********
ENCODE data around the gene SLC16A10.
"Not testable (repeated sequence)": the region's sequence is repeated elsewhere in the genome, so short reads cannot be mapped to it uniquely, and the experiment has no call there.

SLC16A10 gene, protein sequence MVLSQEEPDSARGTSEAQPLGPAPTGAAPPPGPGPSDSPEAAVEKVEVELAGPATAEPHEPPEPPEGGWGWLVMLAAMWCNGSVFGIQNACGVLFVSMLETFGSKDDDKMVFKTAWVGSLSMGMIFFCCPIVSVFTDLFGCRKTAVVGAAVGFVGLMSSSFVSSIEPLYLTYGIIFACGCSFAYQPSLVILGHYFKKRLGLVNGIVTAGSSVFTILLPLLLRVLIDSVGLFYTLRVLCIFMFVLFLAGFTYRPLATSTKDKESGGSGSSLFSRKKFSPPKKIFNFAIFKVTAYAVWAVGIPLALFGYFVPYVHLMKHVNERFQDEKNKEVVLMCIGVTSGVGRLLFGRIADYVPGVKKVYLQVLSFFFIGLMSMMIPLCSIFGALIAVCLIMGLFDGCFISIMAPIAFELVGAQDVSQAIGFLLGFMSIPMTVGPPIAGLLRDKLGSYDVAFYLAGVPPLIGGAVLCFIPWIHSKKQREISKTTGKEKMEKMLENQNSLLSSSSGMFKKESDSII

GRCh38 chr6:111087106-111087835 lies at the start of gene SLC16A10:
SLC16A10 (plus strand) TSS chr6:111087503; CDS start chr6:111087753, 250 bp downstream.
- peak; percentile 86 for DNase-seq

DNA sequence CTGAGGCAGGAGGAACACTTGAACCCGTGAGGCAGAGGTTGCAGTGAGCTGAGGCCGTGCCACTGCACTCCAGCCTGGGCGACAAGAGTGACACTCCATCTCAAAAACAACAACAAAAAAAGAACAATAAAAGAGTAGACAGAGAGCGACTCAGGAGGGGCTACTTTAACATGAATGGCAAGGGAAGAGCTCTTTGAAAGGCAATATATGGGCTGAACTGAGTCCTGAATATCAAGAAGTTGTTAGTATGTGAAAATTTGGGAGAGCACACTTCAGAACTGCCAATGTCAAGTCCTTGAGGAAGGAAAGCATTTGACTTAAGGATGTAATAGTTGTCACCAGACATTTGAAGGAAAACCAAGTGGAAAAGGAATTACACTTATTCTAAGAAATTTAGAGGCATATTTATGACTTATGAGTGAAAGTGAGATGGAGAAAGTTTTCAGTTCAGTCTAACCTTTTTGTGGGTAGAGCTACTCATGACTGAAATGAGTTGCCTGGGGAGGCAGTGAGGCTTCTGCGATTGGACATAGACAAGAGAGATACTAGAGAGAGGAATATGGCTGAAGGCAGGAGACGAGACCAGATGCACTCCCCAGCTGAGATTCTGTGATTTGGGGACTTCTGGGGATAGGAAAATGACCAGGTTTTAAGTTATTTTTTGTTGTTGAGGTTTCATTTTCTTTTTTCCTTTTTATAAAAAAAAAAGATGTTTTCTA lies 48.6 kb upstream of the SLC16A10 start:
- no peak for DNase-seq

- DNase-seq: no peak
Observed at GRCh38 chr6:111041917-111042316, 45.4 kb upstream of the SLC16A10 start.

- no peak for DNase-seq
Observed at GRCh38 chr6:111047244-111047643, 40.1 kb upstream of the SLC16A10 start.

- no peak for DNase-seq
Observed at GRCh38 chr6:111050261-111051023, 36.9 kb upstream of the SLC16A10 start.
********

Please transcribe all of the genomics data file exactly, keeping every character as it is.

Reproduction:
ENCODE data around the gene SLC16A10.
"Not testable (repeated sequence)": the region's sequence is repeated elsewhere in the genome, so short reads cannot be mapped to it uniquely, and the experiment has no call there.

SLC16A10 gene, protein sequence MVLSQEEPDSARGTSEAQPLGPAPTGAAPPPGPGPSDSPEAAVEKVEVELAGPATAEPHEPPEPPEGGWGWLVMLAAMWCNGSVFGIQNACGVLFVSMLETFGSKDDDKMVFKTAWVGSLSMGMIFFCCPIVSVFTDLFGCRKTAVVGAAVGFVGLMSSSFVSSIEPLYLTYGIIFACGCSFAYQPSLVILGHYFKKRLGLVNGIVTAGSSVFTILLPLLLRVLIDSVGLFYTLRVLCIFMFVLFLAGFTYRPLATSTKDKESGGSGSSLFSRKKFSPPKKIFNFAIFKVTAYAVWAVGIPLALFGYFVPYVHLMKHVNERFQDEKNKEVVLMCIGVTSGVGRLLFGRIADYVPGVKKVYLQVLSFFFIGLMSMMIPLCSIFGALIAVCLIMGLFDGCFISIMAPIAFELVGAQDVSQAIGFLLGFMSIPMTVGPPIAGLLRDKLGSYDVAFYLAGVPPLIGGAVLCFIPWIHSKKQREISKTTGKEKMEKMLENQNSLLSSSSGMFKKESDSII

GRCh38 chr6:111087106-111087835 lies at the start of gene SLC16A10:
SLC16A10 (plus strand) TSS chr6:111087503; CDS start chr6:111087753, 250 bp downstream.
- peak; percentile 86 for DNase-seq

DNA sequence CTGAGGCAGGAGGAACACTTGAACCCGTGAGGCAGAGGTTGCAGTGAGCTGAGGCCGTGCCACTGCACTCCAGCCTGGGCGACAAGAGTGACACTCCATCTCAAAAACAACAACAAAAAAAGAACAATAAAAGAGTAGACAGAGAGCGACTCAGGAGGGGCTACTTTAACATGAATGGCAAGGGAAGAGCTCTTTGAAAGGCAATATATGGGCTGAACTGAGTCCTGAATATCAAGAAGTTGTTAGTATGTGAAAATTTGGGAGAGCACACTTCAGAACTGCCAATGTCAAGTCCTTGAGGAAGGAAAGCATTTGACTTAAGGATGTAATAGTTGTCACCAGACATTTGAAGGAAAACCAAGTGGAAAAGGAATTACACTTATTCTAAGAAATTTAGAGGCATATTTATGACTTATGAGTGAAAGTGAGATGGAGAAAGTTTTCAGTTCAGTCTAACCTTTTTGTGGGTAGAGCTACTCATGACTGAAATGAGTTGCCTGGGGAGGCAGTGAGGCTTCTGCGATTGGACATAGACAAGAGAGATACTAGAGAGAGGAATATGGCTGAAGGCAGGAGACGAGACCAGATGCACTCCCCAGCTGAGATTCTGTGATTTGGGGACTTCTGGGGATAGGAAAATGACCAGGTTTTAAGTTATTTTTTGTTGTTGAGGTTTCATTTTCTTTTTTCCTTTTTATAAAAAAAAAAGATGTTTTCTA lies 48.6 kb upstream of the SLC16A10 start:
- no peak for DNase-seq

- DNase-seq: no peak
Observed at GRCh38 chr6:111041917-111042316, 45.4 kb upstream of the SLC16A10 start.

- no peak for DNase-seq
Observed at GRCh38 chr6:111047244-111047643, 40.1 kb upstream of the SLC16A10 start.

- no peak for DNase-seq
Observed at GRCh38 chr6:111050261-111051023, 36.9 kb upstream of the SLC16A10 start.